Duties of the Heart
Bachya ibn Pakuda (ca. second half of the eleventh century)
"I examined human behavior throughout history as recorded in books, and I found that, except for the more motivated and ascetic among them, most people were far removed from these types of mitzvot [commandments] and had to be encouraged and instructed in them. That goes all the more so for the majority of the people in our generation who scoff at most of the physical commandments, let alone the duties of the heart."It is commonplace today to castigate ourselves for falling short of the virtue we attribute to generations past. In the Jewish case, we suppose that not so long ago, people customarily observe Shabbat, kept kosher, and lead lives that were, in general, ritually and morally superior to our own. The culprit is said to be "the times," infected with every ignoble vice from rampant individualism to downright hedonism. It was never like that "back then," we claim, believing that people didn't lock their doors, children played in safety, and everybody was nice to each other.
But the existence of a great number of people who fall short of the responsibilities is nothing new. Take the 11th century, for example, when Bachya ibn Pakuda, a Spanish Jew about whom we know very little, wrote Duties of the Heart. He penned it in Arabic, and it was translated into Hebrew in 1161. Bachya thought it human nature to ignore a particular type of virtue: duties of the heart, as opposed to duties of the body. Not that the people he observed were overly punctilious about the latter, either, but the former were hardly observed at all. Duties of the heart "seemed somehow abandoned [. . . ] a field left fallow.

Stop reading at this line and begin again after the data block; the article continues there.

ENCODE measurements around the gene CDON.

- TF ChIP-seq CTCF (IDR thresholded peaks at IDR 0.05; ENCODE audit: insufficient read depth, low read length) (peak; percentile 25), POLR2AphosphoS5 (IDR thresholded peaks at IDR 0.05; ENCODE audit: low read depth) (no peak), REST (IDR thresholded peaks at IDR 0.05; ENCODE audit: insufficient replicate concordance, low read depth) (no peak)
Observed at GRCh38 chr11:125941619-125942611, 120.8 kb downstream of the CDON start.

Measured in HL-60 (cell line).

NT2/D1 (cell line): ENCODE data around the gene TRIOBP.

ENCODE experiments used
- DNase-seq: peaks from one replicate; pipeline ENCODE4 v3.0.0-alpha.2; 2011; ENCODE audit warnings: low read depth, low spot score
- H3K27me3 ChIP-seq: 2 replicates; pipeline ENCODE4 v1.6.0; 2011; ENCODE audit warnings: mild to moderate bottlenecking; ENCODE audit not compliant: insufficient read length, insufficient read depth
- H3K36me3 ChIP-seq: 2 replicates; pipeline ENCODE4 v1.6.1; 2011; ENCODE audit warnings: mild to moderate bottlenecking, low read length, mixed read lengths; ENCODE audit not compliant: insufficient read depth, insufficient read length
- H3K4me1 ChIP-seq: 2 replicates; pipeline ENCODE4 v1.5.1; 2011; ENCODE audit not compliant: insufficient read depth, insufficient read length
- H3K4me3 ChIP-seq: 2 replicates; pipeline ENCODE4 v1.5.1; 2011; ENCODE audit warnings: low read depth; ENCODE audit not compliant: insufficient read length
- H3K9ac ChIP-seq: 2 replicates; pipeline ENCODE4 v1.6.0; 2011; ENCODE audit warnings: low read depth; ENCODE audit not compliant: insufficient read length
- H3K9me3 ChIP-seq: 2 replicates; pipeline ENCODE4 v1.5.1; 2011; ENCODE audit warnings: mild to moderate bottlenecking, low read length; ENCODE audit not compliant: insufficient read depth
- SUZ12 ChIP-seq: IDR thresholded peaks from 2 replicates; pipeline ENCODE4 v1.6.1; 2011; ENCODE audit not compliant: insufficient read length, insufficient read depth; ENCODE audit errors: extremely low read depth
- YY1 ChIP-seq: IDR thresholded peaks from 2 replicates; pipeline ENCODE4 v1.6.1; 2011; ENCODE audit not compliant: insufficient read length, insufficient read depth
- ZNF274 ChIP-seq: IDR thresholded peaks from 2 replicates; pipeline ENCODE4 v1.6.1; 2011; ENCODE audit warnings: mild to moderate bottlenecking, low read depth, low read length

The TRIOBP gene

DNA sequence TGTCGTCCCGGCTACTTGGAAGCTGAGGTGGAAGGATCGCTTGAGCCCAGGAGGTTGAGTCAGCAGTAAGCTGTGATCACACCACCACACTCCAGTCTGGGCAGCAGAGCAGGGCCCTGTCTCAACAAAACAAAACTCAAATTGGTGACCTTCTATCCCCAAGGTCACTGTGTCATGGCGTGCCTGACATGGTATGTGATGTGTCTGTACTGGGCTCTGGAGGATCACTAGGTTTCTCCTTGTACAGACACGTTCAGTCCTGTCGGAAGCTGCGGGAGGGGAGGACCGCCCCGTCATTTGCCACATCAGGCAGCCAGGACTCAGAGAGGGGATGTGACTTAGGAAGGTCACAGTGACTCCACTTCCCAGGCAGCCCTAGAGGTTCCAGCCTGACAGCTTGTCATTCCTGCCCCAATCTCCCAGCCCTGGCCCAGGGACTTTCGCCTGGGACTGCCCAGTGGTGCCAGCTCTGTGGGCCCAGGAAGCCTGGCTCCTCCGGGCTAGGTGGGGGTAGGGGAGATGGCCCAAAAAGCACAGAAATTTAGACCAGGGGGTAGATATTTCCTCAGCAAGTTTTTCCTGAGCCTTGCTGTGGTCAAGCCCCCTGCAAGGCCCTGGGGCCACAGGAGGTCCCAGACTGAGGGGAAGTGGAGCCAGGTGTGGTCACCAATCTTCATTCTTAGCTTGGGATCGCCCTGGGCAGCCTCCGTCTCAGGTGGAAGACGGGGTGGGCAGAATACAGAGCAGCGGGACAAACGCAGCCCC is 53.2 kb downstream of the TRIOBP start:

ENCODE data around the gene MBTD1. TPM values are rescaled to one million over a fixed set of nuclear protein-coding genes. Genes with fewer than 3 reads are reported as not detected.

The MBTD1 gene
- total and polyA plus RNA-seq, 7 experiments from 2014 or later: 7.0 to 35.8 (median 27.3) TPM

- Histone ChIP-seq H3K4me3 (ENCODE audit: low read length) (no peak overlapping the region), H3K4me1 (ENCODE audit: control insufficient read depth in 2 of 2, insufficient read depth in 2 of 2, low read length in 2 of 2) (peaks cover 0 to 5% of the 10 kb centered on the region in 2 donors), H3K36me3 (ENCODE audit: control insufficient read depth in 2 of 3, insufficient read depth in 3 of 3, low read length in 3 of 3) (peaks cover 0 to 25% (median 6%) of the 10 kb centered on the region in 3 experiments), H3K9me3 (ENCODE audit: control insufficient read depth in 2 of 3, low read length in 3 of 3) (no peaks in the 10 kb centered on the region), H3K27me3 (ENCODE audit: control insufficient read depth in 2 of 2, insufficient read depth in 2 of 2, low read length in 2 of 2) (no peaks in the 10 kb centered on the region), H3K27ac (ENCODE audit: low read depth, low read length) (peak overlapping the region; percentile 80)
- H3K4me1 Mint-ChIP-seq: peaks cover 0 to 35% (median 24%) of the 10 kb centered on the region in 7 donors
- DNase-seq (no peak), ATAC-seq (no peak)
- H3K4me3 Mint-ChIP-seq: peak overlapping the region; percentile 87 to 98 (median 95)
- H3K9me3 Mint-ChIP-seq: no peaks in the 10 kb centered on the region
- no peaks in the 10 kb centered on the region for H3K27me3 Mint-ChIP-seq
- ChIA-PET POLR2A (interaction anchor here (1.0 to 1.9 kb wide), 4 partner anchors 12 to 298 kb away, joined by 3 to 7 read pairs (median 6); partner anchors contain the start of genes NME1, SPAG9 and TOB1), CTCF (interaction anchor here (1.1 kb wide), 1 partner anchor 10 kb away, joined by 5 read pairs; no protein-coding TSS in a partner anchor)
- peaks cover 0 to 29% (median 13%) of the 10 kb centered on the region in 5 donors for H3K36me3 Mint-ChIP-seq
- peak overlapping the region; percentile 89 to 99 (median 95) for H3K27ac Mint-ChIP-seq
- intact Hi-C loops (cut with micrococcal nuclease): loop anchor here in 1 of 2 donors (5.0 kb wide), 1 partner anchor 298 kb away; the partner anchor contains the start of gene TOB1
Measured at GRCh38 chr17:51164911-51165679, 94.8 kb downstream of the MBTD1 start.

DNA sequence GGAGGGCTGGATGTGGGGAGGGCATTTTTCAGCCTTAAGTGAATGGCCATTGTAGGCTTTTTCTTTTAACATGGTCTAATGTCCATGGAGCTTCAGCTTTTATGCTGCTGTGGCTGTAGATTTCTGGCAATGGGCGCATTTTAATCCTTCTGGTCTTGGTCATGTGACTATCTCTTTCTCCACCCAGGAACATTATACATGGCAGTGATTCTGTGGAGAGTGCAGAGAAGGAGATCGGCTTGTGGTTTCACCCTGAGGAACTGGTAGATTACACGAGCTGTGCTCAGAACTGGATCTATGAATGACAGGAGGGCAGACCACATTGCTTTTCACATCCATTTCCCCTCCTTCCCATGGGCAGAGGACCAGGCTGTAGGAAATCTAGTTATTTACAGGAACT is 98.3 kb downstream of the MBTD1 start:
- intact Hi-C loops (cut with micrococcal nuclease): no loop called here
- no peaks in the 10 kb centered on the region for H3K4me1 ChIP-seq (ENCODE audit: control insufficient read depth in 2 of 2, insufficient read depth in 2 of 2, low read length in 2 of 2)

The Hebrew word lev (heart) can mean several things. In the Bible, it denotes the mind, the seat of reason.
Eventually, it came to mean the place of emotion. For Bachya, it has yet a third meaning, a dimension we might call human interiority, the point of spiritual connectedness beyond both fought and feeling. Duties of the Heart is a book on Jewish spirituality.
By duties of the body, Bachya means physical commandments, like eating unleavened bread on Passover and hearing the sound of the shofar on the New Year. But he also includes as physical the giving of charity, which we might more readily associate with the heart - we even call it "heartfelt giving." Not so for Bachya. Duties of the heart, he contends, have nothing to do with emotional responses like loving a stranger and showing compassion for the homeless. These emotive states may just be the necessary condition for further physical acts (such as reaching into your pocket and giving the charity). The "heart" is something much deeper: it is the spiritual state of the soul.
Duties of the heart are neither actions nor feelings - they are contemplative and mystical, such as "believing the world has a creator who created it from nothing, and who is incomparable; accepting His oneness [. . . ] reflecting on His marvelous creations which serve as signs of His presence, trusting Him, [and] surrendering yourself to Him [. . . ] all of which are unapparent from the outside. Duties of the heart are not our outer behavior (which can be seen) but our inner soul life (which cannot be seen.) To be sure, they cover attitudes toward other human beings as well, not just toward God: the refusal to carry a grudge, for example, or to desire revenge. These, too, are duties of the heart, says Bachya, because whatever negative behavior they may prompt (such as the wish for revenge), they are signs of what we might call soul-sickness. With Duties of the Heart, he sought to nurture the soul lest of fall prey to soul-sickness.
Monday, October 1, 2018
Duties of the Heart
From One Hundred Great Jewish Books by Rabbi Lawrence A. Hoffman. Page 62.